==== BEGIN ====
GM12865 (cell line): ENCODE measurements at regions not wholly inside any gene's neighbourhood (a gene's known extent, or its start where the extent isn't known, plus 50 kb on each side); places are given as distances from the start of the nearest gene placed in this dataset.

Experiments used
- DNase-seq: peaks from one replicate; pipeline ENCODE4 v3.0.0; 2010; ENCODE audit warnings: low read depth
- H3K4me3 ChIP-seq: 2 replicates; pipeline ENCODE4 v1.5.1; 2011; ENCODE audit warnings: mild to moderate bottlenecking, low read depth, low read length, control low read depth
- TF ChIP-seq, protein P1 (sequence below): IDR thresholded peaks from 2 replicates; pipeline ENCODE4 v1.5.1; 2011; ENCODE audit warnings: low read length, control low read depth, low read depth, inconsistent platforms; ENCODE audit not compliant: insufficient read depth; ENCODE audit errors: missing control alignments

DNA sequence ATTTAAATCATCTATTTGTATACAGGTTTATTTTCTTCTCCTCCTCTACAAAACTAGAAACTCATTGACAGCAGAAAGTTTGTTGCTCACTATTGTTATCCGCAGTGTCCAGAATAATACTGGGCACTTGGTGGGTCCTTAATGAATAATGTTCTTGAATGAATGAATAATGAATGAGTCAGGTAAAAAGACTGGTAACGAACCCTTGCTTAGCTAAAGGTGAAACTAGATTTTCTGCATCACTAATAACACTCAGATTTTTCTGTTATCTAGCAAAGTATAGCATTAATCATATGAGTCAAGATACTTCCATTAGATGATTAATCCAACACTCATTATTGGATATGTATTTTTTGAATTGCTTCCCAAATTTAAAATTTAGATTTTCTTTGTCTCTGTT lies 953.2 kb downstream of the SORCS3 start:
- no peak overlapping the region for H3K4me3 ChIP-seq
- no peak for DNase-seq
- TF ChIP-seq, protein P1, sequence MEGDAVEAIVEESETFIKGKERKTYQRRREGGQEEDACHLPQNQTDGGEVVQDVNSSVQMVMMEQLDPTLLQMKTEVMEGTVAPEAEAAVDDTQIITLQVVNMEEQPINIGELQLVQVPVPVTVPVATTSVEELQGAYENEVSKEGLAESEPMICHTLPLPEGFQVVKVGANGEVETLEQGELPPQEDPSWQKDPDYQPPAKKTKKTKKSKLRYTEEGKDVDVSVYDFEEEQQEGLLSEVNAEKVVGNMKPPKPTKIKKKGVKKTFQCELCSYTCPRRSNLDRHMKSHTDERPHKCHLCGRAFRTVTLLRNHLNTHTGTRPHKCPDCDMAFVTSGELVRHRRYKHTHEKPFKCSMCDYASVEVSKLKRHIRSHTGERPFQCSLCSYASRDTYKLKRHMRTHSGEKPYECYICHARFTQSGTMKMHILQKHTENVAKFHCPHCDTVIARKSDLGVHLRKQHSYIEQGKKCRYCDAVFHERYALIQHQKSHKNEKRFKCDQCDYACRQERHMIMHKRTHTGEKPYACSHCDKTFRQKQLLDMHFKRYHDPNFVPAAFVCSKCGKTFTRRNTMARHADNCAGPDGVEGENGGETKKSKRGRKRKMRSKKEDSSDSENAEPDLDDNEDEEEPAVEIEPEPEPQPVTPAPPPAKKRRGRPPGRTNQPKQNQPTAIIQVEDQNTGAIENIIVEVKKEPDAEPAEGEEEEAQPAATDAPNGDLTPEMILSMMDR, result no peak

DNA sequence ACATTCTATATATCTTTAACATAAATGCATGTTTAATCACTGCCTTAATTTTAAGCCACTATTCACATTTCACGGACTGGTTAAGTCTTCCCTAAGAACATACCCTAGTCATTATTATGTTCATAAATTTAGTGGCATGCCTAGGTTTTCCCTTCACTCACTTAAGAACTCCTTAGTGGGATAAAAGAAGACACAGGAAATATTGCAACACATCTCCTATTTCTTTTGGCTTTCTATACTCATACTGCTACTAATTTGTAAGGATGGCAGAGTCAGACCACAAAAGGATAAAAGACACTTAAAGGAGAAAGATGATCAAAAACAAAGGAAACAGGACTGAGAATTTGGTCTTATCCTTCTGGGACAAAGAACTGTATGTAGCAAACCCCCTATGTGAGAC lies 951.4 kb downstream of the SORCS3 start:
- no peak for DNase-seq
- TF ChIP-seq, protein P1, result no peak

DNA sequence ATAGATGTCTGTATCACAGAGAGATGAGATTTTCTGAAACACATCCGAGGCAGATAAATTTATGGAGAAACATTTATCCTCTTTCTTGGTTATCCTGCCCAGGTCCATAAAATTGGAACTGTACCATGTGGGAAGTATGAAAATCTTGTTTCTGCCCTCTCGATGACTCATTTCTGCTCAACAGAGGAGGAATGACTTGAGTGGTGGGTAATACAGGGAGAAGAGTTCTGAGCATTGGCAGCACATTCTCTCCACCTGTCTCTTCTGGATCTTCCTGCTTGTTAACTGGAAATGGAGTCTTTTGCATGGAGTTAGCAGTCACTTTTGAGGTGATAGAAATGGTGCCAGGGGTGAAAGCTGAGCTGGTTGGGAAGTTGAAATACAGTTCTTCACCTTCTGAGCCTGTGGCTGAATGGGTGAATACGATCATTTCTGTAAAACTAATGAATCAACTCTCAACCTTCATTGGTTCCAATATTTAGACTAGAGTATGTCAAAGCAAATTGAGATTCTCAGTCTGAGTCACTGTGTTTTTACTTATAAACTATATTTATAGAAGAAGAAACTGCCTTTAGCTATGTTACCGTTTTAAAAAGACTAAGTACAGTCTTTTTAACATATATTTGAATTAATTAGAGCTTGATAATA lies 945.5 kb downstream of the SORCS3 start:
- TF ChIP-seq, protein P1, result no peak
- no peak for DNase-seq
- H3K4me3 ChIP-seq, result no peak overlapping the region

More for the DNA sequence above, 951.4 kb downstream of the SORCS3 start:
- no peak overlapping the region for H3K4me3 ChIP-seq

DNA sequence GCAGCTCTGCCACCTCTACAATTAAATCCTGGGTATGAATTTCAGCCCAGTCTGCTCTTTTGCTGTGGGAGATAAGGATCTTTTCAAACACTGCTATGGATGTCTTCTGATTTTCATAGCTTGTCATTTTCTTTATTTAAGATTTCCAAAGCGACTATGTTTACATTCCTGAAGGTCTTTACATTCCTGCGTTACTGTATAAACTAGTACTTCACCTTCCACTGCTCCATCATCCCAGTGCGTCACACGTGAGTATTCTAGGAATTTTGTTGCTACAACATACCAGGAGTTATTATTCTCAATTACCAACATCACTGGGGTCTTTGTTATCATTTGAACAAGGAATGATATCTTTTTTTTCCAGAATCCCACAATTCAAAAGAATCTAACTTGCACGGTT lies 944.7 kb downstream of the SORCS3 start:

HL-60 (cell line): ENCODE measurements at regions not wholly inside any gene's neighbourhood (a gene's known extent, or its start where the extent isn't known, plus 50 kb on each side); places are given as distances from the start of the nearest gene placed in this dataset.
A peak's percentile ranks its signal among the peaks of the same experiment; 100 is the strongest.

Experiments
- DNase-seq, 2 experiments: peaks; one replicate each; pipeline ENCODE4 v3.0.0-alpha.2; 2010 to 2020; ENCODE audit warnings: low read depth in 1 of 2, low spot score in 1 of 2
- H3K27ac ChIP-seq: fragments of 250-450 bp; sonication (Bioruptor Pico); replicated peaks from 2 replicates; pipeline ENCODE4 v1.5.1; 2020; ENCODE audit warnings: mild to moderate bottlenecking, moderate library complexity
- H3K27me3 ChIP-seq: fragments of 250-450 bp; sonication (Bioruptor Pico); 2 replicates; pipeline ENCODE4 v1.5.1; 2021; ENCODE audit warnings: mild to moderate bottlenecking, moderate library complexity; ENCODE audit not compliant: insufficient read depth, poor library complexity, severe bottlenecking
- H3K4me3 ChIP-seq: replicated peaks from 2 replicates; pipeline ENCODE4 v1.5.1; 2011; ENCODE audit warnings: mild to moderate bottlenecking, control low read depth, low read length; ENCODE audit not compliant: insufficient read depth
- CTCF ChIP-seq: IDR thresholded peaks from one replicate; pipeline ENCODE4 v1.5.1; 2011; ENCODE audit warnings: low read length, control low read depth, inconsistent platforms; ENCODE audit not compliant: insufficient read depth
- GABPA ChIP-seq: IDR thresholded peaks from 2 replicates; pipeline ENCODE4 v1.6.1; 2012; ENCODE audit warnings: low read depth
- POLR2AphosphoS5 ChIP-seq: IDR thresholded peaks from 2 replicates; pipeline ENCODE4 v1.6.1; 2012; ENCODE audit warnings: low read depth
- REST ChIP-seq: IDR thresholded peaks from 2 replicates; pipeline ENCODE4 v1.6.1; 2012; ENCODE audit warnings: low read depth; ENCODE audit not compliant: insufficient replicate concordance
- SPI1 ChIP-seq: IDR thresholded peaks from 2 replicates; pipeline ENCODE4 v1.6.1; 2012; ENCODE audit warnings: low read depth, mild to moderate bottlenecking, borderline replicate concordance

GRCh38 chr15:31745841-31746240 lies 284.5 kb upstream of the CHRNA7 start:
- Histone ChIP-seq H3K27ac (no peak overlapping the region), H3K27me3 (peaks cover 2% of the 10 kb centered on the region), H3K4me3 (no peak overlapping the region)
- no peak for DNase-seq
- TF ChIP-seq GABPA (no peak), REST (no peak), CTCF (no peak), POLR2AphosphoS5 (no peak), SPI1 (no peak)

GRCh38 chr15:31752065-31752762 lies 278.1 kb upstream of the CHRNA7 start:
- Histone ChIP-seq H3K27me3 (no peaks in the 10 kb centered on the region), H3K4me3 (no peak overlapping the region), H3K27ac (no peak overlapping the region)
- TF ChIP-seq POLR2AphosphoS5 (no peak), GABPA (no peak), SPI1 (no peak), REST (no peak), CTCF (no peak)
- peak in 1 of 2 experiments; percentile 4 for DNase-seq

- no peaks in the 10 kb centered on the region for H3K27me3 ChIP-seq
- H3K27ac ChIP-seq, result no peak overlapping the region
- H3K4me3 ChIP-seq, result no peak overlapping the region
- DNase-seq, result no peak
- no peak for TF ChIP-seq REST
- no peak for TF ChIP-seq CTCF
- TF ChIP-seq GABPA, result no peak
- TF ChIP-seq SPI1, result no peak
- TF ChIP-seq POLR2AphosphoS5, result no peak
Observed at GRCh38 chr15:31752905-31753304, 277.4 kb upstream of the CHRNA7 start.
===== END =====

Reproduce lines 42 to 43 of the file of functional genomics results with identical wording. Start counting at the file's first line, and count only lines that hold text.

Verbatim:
- H3K4me3 ChIP-seq, result no peak overlapping the region
- DNase-seq, result no peak